Product Details

HarperCollins Publishers
Publication date:
Harper Perennial
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Product dimensions:
7.92(w) x 10.92(h) x 0.67(d)

Read an Excerpt

Chapter One

I plan my garden as I wish I could plan my life, with islands of surprise, color, and scent. A seductive aspect of gardening is how many rituals it requires. Uncovering the garden in the spring, for example. Replacing a broken-down metal gate with a burly wooden one. Transplanting rhododendrons to a sunnier spot. Moving the holly bushes to the side of the garage, to hide them from the deer, who nonetheless find and eat them, prickles and all. (It may be like our affection for strong peppermints, hot mustards, spicy peppers — maybe the prickles add a certain frisson to the deer's leafy diet.) By definition, the garden's errands can never be finished, and its time-keeping reminds us of an order older and one more complete than our own. For the worldwide regiment of gardeners, reveille sounds in spring, and from then on it's full parade march, pomp and circumstance, and ritualized tending until winter. But even then there's much to admire and learn about in the garden — the hieroglyphics of animal tracks in the snow, for instance, or the graceful arc of rose canes — and there are many strategies to plan.

Surely there is a new way to outwit the marauding deer and Japanese beetles? Gardeners understand the word pestilence as only medieval burghers did. Gardeners can be cultured and refined. They can be earthy, big-hearted folk who love to get their hands dirty as they dig in the sunshine. They may obsess about tidy worlds of miniature, perfectly blooming trees. They may develop a passion for jungle gardens reminiscent of Amazonia. They may specialize in making desertsbloom. They may adore the weedy mayhem of huge banks of wildflowers. They may create interflowing worlds of color and greenery, in which small meadows give way to a trellised rosebed; a moon garden with blossoms all silver or white; a water garden complete with small bridge and waterfall; a butterfly garden also visited by hummingbirds; a "flamboyant" garden filled only with red, yellow, and orange flowers; a hedge of pampas grasses whose tall plumes sway like metronomes.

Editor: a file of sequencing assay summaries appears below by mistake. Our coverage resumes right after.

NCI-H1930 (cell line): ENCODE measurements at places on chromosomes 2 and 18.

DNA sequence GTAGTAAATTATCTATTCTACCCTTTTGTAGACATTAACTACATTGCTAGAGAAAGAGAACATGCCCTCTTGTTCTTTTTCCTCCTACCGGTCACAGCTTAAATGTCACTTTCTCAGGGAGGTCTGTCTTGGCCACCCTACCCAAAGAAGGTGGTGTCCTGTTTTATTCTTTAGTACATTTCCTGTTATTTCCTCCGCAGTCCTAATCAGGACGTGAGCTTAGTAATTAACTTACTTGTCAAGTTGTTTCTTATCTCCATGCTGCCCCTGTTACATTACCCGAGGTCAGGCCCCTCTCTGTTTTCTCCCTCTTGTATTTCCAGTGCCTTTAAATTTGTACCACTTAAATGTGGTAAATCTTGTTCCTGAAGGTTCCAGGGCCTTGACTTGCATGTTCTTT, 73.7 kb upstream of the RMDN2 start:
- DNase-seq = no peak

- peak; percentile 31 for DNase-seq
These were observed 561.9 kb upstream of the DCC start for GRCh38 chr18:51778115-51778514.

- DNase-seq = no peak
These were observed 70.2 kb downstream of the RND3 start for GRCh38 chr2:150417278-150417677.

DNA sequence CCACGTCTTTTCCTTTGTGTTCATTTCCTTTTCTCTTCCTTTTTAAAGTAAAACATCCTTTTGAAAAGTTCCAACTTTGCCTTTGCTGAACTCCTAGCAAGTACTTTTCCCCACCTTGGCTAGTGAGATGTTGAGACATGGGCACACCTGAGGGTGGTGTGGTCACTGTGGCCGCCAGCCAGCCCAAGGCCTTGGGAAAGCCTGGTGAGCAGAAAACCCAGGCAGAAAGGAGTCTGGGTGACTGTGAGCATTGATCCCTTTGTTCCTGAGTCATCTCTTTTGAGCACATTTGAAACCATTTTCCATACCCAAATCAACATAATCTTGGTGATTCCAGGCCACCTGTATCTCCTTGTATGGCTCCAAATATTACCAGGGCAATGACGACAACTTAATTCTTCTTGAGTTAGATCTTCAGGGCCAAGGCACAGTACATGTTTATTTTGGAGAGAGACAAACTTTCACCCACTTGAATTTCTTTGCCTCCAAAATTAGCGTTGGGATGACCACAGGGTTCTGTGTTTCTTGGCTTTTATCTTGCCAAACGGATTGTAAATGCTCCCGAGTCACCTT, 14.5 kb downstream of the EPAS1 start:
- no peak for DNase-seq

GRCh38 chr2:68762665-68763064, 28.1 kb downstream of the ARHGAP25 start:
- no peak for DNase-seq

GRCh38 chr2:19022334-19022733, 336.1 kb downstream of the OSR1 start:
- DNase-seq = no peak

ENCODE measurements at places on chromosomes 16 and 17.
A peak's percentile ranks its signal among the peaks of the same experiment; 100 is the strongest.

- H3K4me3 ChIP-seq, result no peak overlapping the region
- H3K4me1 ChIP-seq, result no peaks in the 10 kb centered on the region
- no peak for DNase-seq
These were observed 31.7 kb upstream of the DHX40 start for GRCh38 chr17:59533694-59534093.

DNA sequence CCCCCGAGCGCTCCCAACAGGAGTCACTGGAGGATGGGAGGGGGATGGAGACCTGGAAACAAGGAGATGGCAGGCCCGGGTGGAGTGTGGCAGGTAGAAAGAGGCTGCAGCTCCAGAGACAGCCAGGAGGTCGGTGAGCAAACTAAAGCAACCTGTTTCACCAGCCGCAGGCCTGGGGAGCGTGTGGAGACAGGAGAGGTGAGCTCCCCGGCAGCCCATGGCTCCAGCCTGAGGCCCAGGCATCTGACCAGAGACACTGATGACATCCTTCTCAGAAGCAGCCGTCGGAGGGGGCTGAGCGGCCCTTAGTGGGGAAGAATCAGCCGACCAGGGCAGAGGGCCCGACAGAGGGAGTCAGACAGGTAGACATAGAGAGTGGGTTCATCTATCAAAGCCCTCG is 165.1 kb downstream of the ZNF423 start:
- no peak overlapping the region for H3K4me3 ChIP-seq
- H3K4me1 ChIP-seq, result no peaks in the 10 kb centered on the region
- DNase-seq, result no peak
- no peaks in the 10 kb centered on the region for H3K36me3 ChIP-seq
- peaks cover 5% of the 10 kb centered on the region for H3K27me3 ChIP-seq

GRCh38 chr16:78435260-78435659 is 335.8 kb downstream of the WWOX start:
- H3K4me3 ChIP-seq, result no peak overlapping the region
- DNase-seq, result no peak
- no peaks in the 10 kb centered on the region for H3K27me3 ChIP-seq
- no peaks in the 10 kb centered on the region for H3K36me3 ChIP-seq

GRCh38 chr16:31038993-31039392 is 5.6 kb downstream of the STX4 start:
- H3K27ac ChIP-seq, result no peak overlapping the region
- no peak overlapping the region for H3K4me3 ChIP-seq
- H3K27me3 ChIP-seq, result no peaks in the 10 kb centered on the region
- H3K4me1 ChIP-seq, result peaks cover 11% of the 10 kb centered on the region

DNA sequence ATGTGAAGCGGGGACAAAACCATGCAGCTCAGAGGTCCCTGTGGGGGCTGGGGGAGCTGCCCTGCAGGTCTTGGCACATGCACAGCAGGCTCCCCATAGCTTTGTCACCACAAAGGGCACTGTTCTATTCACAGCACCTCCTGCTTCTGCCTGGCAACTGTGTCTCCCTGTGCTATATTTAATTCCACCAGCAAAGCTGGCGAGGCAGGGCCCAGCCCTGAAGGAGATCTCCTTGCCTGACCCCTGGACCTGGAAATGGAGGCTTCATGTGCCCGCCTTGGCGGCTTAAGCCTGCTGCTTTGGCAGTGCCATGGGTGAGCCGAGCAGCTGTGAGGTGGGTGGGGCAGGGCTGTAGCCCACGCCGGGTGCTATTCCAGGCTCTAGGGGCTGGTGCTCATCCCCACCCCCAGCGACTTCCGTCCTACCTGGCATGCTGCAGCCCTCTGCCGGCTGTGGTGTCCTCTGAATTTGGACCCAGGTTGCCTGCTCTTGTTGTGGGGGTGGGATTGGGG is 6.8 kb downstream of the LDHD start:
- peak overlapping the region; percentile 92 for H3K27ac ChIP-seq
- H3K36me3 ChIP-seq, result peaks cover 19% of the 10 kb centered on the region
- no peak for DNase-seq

Gardeners have unique preferences, which tend to reflect dramas in their personal lives but they all share a love of natural beauty and a passion to create order, however briefly, from chaos. The garden becomes a frame for their vision of life. Whether organic or high-tech, they share a dark secret, as well. Despite their sensitivity to beauty and respect for nature, they all resort to murder and mayhem with steel-willed cunning.

Nurturing, decisive, interfering, cajoling, gardeners are eternal optimists who trust the ways of nature and believe passionately in the idea of improvement. As the gnarled, twisted branches of apple trees have taught them, beauty can spring in the most unlikely places. Patience, hard work, and a clever plan usually lead to success: private worlds of color, scent, and astonishing beauty. Small wonder a gardener plans her garden as she wishes she could plan her life.

Cultivating Delight. Copyright © by Diane Ackerman. Reprinted by permission of HarperCollins Publishers, Inc. All rights reserved. Available now wherever books are sold.

Meet the Author

Poet, essayist, and naturalist, Diane Ackerman is the author of many highly acclaimed works of nonfiction, including A Natural History of the Senses — a book beloved by readers all over the worldand the volumes Deep Play, A Slender Thread, The Rarest of the Rare, A Natural History of Love, The Moon by Whale Light, and a memoir on flying, On Extended Wings.

Her poetry has been collected into six volumes, among them Jaguar of Sweet Laughter: New and Selected Poems and, most recently, Praise My Destroyer.

Ms. Ackerman has received many prizes and awards, including the John Burroughs Nature Award and the Lavan Poetry Prize. A Visiting Professor at the Society for the Humanities at Cornell University, she was the National Endowment for the Humanities Distinguished Professor at the University of Richmond. Ms. Ackerman also has the unusual distinction of having had a molecule named after her — dianeackerone. She lives in upstate New York.